Afraid of College? The Two Biggest Reasons Why Americans Don’t Get a Four-Year Degree

If you’ve ever wanted a good reason not to go to college, I’ve got two of them.

Usually unemployment causes people to flock to campuses to update and improve their skills. During the recession, the opposite occurred, college graduation rates decreased. The phenomenon confused some economists, so the St. Louis Fed researched the factors causing the attendance drain. What they presented were two very scary scenarios that ought to make you afraid to go to college.

High School Graduates Better Off Than College Dropouts

College dropout rates are high. One in two students that begin college, will dropout without a degree. Given that two in three high school graduates start college, the number of dropouts is very high. If you doubt your ability to finish a degree, you might be better off not trying. The St. Louis Fed found that the average high school graduate has higher earning potential than college dropouts.

The graph to the right shows the trajectory of average high school earning potential in red and that of college drop outs in blue. You’ll notice that college dropouts never really catch up to high school graduates in lifetime earnings. There a three reasons for this occurrence.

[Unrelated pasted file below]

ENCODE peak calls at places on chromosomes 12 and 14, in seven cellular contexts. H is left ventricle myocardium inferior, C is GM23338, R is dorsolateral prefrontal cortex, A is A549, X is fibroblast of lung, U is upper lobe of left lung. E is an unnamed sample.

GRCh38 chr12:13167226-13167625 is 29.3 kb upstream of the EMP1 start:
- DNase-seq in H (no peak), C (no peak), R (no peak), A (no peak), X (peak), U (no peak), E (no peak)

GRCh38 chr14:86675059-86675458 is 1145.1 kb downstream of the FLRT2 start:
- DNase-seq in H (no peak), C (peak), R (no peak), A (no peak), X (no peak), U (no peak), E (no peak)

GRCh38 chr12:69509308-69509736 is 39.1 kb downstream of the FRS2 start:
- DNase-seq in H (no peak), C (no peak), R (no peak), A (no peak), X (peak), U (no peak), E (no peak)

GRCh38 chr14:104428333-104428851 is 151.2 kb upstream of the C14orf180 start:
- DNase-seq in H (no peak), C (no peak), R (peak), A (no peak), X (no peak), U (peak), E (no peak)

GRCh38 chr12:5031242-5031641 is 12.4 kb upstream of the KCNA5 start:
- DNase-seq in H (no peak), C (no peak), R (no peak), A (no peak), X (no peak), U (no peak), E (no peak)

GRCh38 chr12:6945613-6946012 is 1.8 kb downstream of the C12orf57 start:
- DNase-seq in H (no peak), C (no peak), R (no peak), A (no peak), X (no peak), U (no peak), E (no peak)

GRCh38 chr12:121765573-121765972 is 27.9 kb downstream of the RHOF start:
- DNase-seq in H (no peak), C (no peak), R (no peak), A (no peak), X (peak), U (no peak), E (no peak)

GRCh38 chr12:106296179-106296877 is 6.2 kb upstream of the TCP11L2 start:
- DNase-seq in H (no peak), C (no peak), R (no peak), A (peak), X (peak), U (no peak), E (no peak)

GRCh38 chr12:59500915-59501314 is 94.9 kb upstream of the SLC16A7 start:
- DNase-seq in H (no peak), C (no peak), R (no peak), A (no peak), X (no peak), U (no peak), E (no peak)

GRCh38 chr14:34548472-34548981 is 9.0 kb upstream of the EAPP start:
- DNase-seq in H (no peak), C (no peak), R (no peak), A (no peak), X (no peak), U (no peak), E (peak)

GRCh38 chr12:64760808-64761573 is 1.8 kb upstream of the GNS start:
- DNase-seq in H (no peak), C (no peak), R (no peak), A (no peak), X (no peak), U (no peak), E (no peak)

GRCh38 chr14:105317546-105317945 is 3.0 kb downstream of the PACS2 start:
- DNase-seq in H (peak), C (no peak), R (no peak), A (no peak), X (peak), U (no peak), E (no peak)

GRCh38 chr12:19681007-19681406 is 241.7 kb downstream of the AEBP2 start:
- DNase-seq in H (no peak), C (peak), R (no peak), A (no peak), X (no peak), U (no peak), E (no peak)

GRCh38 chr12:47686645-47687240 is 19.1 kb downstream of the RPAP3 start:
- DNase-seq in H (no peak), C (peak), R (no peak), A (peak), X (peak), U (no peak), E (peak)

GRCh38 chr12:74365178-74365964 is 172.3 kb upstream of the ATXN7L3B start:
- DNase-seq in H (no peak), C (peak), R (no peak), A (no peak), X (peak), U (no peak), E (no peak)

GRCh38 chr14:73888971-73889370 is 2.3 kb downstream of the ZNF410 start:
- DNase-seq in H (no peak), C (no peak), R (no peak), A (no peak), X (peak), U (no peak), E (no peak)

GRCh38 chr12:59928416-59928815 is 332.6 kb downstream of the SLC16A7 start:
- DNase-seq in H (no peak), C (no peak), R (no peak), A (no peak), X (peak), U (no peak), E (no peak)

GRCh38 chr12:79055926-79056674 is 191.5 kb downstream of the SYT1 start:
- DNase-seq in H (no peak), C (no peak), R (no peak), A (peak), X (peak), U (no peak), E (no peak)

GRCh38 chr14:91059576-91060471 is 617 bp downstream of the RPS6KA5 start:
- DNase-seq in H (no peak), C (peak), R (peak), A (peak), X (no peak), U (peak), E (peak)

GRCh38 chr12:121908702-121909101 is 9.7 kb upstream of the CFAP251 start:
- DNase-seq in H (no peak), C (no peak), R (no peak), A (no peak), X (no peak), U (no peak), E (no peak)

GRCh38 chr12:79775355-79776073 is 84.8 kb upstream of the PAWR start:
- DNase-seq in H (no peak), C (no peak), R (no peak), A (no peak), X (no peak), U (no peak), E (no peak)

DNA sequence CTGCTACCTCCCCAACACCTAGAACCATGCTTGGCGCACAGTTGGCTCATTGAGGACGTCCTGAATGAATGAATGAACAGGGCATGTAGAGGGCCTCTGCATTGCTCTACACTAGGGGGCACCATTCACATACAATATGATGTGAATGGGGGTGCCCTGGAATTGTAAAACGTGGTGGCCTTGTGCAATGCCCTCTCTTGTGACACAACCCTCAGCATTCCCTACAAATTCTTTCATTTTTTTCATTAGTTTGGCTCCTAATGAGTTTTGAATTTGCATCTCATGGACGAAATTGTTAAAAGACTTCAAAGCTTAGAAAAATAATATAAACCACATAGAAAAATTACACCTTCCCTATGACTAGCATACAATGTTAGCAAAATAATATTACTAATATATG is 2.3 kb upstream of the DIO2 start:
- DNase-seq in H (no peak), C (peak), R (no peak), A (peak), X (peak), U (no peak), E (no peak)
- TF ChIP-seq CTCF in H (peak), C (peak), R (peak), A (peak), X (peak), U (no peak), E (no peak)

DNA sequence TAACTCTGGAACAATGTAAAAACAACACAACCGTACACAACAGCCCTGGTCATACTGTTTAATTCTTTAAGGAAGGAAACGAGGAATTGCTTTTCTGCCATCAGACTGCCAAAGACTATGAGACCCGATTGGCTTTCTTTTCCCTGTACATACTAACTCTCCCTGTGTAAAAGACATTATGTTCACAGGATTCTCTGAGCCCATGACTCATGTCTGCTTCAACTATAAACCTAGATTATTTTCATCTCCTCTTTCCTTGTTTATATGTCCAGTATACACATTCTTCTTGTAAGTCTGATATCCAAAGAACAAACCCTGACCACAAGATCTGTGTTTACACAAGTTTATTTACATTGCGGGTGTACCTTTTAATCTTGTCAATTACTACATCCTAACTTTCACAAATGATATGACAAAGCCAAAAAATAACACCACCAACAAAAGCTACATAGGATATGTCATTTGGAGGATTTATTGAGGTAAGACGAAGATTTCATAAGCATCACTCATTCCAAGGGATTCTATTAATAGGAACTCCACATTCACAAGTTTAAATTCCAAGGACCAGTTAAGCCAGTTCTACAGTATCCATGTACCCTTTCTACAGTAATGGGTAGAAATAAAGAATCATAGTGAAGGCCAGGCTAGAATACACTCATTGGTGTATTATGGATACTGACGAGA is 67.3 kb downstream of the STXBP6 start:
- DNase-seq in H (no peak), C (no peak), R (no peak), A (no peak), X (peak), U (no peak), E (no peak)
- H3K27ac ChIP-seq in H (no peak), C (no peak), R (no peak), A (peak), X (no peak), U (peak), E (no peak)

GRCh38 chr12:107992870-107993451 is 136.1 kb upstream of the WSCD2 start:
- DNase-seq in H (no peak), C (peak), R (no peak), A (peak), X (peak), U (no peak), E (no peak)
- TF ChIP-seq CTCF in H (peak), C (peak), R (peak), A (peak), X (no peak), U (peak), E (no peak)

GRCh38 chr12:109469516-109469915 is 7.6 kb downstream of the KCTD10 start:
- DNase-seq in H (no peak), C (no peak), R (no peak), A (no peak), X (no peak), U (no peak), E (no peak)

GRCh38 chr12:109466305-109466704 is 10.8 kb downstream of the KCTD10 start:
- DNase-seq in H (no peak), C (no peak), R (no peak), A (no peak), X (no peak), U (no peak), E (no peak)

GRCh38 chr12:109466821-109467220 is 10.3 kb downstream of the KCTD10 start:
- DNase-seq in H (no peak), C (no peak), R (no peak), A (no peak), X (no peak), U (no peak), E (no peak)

Dropouts forgo a number of years of earning before entering the labor force whereas high school graduates begin at 18. Dropouts will pay a number of years of inflated college tuition, further stunting wealth creation. Finally, college dropouts have roughly the same starting salary potential as a high school graduate. As a result, the average high school graduate should out earn the average college dropout over lifetime earnings.

You Better Earn More Than $40,000 When You Graduate

Congratulations! Now that you’ve graduated you’ll find your degree opens doors and usually leads to a higher salary compared to the average high school graduate. Your business degree programs you have invested in will finally pay off. However, did you ever think about all the costs you racked up to graduate.? How a high school graduate started working four years before you and didn’t pay the enormous tuition you paid?

The good news is that the average college graduate out earns a high school graduate by such a large factor that the higher wages outweighs the costs of tuition and absence from the workforce. Here’s the kicker though. Since we don’t all earn the average salary of a college graduate who holds an accounting, business or leadership degree, what salary do we need to earn after you graduate high school?

The graph on the right shows the potential lifetime time earnings of college graduates as indicated by the white band. That band depicts the trajectory of lifetime earnings at different starting salaries. The top of the graph shows a starting salary of about $73,000. The bottom of the white band, aka the section that doesn’t ever reach the earning potential of a high school graduate, has a starting salary of $40,000.